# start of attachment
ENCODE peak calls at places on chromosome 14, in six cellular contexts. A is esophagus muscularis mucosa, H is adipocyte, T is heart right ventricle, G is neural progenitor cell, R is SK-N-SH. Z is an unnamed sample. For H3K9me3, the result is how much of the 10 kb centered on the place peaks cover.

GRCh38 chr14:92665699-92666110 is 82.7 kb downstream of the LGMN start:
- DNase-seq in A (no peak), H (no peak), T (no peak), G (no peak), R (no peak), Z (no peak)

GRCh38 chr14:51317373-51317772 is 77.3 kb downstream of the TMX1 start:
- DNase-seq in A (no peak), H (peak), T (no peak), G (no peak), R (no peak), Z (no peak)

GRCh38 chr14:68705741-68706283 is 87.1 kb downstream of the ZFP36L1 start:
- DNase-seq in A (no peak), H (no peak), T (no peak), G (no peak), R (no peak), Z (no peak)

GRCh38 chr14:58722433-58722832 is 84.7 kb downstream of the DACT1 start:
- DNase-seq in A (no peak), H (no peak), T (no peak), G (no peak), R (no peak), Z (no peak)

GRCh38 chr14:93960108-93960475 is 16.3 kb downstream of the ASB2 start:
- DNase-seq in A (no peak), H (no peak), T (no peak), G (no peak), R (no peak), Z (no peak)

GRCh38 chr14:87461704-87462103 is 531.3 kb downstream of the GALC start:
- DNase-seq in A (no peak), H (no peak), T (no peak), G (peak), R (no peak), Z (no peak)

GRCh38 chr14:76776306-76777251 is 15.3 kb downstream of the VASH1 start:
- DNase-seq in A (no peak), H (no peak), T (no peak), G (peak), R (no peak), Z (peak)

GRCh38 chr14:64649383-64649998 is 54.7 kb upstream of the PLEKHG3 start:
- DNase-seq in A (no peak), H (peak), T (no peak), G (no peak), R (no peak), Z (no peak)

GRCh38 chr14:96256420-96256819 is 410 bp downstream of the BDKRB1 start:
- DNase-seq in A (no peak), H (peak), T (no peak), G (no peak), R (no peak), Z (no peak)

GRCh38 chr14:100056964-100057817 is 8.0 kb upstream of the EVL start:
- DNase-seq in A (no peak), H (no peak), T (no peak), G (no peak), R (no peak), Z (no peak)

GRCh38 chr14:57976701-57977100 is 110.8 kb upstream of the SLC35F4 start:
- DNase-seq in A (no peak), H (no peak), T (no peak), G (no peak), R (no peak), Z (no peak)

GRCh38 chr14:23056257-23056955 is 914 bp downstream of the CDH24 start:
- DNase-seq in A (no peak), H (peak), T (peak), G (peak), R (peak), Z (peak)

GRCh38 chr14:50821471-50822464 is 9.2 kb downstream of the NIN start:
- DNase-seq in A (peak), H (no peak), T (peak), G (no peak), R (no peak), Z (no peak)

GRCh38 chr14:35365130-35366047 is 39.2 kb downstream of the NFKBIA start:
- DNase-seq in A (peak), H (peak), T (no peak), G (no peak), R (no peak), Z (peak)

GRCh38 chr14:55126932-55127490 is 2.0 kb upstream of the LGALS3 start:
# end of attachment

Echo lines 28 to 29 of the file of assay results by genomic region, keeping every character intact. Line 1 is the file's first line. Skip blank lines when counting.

GRCh38 chr14:35365130-35366047 is 39.2 kb downstream of the NFKBIA start:
- DNase-seq in A (peak), H (peak), T (no peak), G (no peak), R (no peak), Z (peak)